Discussion in 'Religion & Philosophy' started by dadoalex, May 10, 2020.
When our federal documents identify the people they use "the people". If they want to identify citizens they use "citizens". And "state" means governmnet. When issues are specified to be issues of the several states, it doesn't mean that each individual gets to choose - it means that the several states each get to choose. So, each statee (except for handfull of oddballs) have their own constitutions that handle those issues deferred by the federal government.
And, your idea that our founders considered it so important to ensure armed insurrection that they wrote it into the constitution as an absolute right is just weird.
Who is the government in a republic of the people?
Except they can't interfere with the federal Constitution.
That's because you aren't thinking. With an assumed populace there won't ever be a need for insurrection. The power is with the people.
Consent of the governed is a reference to democracy.
What you are talking about is denying democracy.
The issue today is one of a reduced ability to work together as required by our constitution - NOT a problem of not having enough weapons to shoot elected officials.
Democracy isn't the consent of the governed is the consent of the majority, or mob rule. We are governed by the Constitution not whatever dictator we elect.
So no it's not a reference to tyranny.
democracy is two wolves and a sheep voting on what to have for dinner.
I much prefer a constitutional republic to a democratic tyranny. Democracy didn't recognize rights of people to marry a different race or someone of the same sex. In fact democracy said no to those rights.
Right, we have the right to have fire arms so that's not a problem. It's almost like people knew what they were doing when they made it.
I agree it's a larger issue, as there are various safeguards, etc. But, that was a post - not a civics lass on democracy.
We are a democratic nation. The fact that we are divided into states in a republic does't change that. You still get to vote for your representation.
The people said yes to slaves, no to African Americans being considered full humans, no to women voting, no to African Americans voting, and to all sorts of other stuff that we have today.
The constitution, the rules of our legislature, our checks and balances, and other factors include specific protections for minority views.
Using guns is against everything America stands for.
In fact, we have a word for it - terrorism.
no we aren't. We are a constitutional republic. We have rights endowed upon us by our creator not by the government not by majority rule.
The division is you don't get that. The fact that you don't get that means you posed a danger to our liberty.
that argues my point that were not democratic. Democracy is mob rule.
Our Constitution or the majority?
I carry a gun every day, I have a license to do so. So it's licensed terrorism every day?
It is if you're threatening violence in a way intended to affect political decisions.
We are a democracy - selecting leadership and making law based on the votes of the people and their elected representatives.
We are also constrained by our constitution - which can itself be modified only by the people and their elected representatives.
The fact that our government is divided into a federal level, to state government (as in a republic) and local governmnet doesn't mean we aren't democratic. Those levels are all democratic.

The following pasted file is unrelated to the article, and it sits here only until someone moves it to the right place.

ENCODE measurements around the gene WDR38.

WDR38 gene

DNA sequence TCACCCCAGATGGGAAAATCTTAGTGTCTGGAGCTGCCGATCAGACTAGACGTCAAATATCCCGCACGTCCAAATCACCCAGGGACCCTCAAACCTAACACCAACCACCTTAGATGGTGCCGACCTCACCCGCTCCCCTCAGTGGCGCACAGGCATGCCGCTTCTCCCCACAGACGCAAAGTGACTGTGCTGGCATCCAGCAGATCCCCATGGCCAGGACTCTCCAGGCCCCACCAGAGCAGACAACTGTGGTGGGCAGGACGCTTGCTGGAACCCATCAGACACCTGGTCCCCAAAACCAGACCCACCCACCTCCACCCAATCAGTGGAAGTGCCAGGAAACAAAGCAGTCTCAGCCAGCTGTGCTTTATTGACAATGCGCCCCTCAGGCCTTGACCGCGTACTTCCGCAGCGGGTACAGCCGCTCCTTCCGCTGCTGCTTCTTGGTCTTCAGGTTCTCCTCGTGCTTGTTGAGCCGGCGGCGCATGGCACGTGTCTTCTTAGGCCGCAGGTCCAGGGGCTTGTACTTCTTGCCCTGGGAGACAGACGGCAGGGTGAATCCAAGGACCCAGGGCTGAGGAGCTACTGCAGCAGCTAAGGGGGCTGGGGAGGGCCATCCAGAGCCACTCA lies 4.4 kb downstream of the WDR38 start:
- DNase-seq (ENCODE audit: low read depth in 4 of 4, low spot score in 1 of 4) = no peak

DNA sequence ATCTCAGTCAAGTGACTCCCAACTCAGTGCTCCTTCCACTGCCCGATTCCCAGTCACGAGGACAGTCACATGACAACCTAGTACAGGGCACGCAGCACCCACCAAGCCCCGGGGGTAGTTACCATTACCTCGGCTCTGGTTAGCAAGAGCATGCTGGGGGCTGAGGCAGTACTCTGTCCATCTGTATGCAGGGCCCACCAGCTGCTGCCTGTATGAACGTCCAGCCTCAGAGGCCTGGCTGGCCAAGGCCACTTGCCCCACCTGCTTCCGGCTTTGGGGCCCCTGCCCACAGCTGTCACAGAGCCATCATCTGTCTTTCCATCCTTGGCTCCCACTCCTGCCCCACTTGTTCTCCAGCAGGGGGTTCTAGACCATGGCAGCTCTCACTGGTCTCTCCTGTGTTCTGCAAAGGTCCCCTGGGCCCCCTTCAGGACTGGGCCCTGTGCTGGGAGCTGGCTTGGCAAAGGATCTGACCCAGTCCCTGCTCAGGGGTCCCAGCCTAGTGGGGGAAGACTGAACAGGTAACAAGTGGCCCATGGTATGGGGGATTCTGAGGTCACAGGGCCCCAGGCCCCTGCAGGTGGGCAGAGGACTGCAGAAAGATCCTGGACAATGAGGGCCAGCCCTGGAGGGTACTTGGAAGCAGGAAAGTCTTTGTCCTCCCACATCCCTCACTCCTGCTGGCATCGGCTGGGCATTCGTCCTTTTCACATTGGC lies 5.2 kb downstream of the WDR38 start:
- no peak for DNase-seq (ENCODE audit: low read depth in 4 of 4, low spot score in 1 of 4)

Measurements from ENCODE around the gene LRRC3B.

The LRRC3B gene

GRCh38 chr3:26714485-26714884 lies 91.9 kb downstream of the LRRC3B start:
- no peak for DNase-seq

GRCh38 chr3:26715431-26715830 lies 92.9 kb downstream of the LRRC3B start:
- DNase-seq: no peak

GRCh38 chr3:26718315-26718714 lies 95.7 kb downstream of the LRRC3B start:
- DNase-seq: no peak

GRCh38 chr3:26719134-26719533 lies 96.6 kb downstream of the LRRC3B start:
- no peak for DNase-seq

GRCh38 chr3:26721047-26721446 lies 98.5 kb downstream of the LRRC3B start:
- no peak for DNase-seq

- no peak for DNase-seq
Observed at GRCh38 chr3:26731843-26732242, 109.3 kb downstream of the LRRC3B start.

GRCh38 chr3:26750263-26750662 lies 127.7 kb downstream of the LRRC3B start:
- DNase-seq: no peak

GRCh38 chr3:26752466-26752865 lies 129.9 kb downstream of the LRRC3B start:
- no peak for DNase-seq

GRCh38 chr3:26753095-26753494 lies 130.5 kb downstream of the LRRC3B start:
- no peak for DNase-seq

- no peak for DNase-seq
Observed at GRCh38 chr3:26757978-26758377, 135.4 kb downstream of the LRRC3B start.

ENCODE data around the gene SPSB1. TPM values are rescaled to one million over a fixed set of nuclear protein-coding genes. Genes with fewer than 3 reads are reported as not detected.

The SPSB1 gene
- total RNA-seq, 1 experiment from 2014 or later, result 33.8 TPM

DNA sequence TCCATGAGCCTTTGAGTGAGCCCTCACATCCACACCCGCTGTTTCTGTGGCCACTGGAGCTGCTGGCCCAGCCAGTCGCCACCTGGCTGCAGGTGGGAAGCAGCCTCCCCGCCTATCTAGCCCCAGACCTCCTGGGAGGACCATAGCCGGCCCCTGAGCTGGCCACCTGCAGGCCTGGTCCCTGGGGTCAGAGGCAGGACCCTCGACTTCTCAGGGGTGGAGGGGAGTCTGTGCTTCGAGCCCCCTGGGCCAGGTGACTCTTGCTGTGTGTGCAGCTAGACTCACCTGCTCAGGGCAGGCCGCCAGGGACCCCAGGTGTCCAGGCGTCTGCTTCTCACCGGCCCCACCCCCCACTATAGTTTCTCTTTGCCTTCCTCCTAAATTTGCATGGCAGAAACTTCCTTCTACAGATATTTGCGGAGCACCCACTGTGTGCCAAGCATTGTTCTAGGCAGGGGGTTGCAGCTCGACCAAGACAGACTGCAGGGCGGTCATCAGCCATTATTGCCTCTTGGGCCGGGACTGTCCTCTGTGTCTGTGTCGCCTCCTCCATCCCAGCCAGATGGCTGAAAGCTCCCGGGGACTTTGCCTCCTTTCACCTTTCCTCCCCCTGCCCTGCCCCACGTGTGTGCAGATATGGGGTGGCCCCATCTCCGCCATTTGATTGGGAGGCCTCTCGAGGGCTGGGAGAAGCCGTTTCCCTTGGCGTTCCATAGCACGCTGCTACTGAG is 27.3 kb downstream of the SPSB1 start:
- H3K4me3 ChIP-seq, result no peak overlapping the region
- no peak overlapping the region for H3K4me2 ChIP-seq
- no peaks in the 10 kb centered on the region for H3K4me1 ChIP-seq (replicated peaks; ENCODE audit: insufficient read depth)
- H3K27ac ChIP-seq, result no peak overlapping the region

It's as if you've lost the point, and now you're just posturing.
No we are not. We're a constitutional republic.
We don't make law based on mob rule. Think about the last decision that judiciary made they didn't put out and vote they just decided based on the Constitution not the mob.
We elect our leaders through an electorate Democratic process. That doesn't make us a democracy.
You are the source of the division you want to shape the country into something that it's not.
so when the Supreme Court decided that it's unconstitutional to ban same-sex marriage, what elected officials were polled?
yeah the constitution in the judiciary mean we're not democratic those people are appointed.
This is why George Orwell considered democracy a meaningless word. You're using it to describe the whole country based on how we pick our leadership.
we are a constitutional republic no matter how many times you insist that will be the truth.
I didn't say we aren't a republic. That's just a way we have of dividing government so there is more local decision making. We still make our decisions through representative democracy.
So whats the last referendum your representative or senator publicaly circulated for the 'people' you talk about to vote on? You must have one helluva full mail box.
Democracy ends after election day.
So when the Supreme Court rules on something that's Democratic? Explain.
It did not take a civil war to give black people any Rights. As pointed out, the War of Northern Aggression was used to dismantle the Bill of Rights. The slavery issue was merely a pretext for undermining the presuppositional principle that man is born with unalienable Rights. And, again, if slavery were not a concern you would not have brought it up and after it was addressed, you would drop it. I don't think you will. I think that issue will remain on this board as you think you must have the last say on the word. But, as long as it remains in your posts, I'm going to address it.
The reality is, over 95 percent of the American people who were alive during slavery did NOT own a slave. And, in all reality, they should be whizzed off because the average slave made more money, dressed in better clothes, and ate better than his blue collar white skin counterparts.
I notice you used wording from the illegally ratified 14th Amendment. That's shameless. You cite a law that was illegally enacted and whose real purpose was to eliminate unalienable Rights in order to bolster your position.
You have this consistent ability to be wrong. I consulted the COURTS on this issue. NO GOVERNMENT, ESPECIALLY OURS, HAS AUTHORIZED A ROBBER TO COME INTO A RESTAURANT AND TAKE PEOPLES VALUABLES. Come on dude. Have a real conversation.
The courts rejected your claim that the Constitution "gave" us any Rights. Check out these United States Supreme Court rulings:
“The absolute rights of individuals may be resolved into the right of personal security, the right of personal liberty, and the right to acquire and enjoy property. These rights are declared to be natural, inherent, and unalienable.” Atchison & N. R. Co. v. Baty, 6 Neb. 37, 40, 29 Am. Rep. 356 (1877)